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“The phrase ‘higher ground’" could be misleading,” explains Carl. “In the context of Flanders any terrain that rises to 60 m or more was of great military value. Cycling gives the tourists a much better understanding of the geography of the old battlefields. Not only as one has to push harder to get to Hill 60, Vimy, Thiepval, Verdun or the Vosges, but even more so because I stop at carefully selected spots where one can appreciate what were commanding views in the age before satellites.”
Of the more well-known ‘official’ routes, the Remembrance Trail is a marked route through the Somme Battlefields linking the towns of Albert and Péronne, and is perfect to explore on two wheels. Taking in many graveyards, sites of particular significance, such as the Lochnagar Crater, the Somme 1916 Museum in Albert and the huge Thiepval Memorial that commemorates more than 72,000 men of British and South African forces who died in the Somme sector, the Trail is both a perfect introduction to the history of WW1, and at around 100km is easily explored by less experienced cyclists over a long weekend.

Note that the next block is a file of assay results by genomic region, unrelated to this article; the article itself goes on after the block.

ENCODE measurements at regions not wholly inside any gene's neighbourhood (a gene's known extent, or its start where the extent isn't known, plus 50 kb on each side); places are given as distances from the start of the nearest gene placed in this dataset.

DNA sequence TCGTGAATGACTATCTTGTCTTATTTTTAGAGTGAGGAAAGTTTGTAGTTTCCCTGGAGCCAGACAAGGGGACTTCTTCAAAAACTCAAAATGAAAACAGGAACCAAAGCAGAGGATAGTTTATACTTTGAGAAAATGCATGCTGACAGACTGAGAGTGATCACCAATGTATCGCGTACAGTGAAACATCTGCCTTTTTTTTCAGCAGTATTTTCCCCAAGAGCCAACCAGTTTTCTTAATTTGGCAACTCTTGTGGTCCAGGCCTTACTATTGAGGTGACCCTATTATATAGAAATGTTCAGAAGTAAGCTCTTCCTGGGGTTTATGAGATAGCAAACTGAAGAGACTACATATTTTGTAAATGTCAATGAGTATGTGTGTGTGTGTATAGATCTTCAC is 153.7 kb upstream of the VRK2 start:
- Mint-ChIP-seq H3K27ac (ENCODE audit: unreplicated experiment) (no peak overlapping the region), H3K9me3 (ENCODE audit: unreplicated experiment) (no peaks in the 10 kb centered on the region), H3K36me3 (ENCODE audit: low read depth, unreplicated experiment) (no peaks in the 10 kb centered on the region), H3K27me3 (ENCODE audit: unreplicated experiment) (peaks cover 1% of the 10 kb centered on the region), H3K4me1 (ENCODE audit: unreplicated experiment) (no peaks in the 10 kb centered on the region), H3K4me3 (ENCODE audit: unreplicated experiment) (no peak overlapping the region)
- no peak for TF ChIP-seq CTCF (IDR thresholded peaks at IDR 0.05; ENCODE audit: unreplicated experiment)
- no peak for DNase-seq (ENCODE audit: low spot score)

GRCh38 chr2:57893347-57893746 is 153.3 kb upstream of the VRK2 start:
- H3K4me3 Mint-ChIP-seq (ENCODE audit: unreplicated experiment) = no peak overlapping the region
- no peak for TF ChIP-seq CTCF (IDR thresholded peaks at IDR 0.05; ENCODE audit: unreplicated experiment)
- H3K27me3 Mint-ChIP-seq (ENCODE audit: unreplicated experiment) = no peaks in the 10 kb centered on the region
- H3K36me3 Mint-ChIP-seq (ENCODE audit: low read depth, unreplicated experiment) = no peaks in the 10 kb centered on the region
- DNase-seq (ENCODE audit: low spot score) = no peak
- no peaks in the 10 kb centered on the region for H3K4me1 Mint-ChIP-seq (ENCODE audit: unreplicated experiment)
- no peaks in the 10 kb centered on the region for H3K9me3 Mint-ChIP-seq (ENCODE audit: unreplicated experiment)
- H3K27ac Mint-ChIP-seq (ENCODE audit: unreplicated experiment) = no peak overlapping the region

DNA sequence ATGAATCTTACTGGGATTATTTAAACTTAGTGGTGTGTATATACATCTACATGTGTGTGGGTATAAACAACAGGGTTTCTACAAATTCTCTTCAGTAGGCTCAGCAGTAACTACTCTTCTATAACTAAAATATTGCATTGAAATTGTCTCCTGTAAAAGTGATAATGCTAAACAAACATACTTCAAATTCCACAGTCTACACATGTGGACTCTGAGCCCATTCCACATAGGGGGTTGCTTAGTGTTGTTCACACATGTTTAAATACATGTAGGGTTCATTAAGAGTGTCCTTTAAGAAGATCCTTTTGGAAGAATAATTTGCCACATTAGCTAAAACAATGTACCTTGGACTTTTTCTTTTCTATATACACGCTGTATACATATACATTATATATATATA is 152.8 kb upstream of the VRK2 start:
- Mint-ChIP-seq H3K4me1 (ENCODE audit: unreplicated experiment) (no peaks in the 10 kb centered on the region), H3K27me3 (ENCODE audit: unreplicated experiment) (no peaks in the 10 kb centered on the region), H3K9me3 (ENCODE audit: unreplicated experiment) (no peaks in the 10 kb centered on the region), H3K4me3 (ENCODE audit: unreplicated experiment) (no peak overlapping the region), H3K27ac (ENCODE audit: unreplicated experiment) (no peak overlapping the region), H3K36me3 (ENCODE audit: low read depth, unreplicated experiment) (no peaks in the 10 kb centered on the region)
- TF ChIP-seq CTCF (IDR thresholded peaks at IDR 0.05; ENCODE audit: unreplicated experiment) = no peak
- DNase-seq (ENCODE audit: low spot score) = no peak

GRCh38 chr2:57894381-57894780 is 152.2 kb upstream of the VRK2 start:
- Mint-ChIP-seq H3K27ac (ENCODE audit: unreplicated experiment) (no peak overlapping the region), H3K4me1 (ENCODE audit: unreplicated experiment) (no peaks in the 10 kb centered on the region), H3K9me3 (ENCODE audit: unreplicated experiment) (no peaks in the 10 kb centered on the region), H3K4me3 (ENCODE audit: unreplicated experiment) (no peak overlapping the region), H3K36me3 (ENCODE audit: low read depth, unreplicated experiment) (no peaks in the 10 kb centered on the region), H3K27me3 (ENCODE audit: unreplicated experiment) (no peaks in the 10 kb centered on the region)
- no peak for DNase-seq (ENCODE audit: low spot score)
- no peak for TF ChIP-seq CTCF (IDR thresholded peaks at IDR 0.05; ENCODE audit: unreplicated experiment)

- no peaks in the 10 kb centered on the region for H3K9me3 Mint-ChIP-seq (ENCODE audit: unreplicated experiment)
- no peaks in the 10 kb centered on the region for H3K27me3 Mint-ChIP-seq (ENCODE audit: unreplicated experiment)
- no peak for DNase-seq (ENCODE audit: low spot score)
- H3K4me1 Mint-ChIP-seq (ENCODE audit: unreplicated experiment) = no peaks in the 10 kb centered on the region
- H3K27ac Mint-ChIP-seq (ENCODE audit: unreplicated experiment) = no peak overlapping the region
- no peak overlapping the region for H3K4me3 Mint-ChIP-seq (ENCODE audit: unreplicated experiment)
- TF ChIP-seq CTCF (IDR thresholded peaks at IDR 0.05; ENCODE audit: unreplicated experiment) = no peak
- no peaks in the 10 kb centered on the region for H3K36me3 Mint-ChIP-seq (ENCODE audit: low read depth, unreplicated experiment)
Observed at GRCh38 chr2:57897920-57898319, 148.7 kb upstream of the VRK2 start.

The Somme region is perfect for an introduction to cycling and remembrance. As Carl enthuses: “Riding the rolling fields of the Somme on a nice day with a gentle breeze is what makes me feel that my job isn’t really working! The Somme country roads are almost deserted, but the surface is in good condition for both road or commuter bikes. So, it is both safe and pleasant.”
The Tour d’Ulster in the Gothic Troubadour style is a memorial to the soldiers of the Ulster battalions who fought on 1 July 1916. © CRT-Picardie-G.Wasikowski
© Carl Ooghe
72,195: the number of names of British or South African soldiers engraved on the Thiepval Memorial. © CRT Picardie / N. Bryant